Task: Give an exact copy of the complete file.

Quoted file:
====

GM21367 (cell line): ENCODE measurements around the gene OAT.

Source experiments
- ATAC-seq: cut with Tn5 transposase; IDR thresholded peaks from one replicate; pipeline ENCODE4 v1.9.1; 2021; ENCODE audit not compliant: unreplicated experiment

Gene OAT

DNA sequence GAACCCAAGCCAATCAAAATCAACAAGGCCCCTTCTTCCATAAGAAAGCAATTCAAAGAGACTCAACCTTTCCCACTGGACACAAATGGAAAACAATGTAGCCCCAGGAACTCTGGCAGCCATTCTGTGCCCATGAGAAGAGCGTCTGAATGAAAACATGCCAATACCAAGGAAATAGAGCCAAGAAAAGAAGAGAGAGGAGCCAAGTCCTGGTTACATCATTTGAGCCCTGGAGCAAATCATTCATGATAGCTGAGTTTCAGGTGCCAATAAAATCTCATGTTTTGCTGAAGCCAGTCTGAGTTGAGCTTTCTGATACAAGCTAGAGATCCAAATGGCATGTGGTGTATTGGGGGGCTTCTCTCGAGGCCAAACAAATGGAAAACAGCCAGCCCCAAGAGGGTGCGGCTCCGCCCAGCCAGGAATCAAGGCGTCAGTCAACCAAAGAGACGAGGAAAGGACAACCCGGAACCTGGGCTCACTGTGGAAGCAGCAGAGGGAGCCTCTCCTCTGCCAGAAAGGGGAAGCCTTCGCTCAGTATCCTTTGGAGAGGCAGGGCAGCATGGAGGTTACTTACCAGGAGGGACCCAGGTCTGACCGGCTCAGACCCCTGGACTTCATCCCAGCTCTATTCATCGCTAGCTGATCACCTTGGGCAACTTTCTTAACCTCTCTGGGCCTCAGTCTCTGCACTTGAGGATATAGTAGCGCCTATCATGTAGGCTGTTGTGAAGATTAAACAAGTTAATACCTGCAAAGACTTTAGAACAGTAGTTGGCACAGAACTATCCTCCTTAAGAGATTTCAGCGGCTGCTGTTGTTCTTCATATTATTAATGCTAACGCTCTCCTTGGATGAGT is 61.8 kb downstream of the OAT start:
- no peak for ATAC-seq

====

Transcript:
GM21367 (cell line): ENCODE measurements around the gene OAT.

Source experiments
- ATAC-seq: cut with Tn5 transposase; IDR thresholded peaks from one replicate; pipeline ENCODE4 v1.9.1; 2021; ENCODE audit not compliant: unreplicated experiment

Gene OAT

DNA sequence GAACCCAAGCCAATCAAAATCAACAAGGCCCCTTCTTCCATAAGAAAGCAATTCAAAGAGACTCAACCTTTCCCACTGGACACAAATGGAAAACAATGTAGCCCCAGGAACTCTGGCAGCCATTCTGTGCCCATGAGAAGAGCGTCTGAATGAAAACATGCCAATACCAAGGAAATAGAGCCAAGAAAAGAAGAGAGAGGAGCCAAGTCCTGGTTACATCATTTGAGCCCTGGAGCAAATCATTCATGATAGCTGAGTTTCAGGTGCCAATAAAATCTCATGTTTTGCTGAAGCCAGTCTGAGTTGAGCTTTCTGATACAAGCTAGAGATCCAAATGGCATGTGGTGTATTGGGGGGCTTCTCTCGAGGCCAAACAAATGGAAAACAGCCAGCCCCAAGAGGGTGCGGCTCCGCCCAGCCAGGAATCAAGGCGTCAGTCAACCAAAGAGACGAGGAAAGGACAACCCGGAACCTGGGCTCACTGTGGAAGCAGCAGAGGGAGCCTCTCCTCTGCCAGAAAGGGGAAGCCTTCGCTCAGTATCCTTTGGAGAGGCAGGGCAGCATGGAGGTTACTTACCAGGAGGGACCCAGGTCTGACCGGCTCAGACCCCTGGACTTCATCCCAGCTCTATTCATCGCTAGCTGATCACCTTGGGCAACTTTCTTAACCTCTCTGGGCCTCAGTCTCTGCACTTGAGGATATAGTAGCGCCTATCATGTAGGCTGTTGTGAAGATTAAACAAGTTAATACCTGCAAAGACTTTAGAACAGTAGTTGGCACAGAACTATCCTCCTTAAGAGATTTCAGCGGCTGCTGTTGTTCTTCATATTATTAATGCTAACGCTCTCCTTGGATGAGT is 61.8 kb downstream of the OAT start:
- no peak for ATAC-seq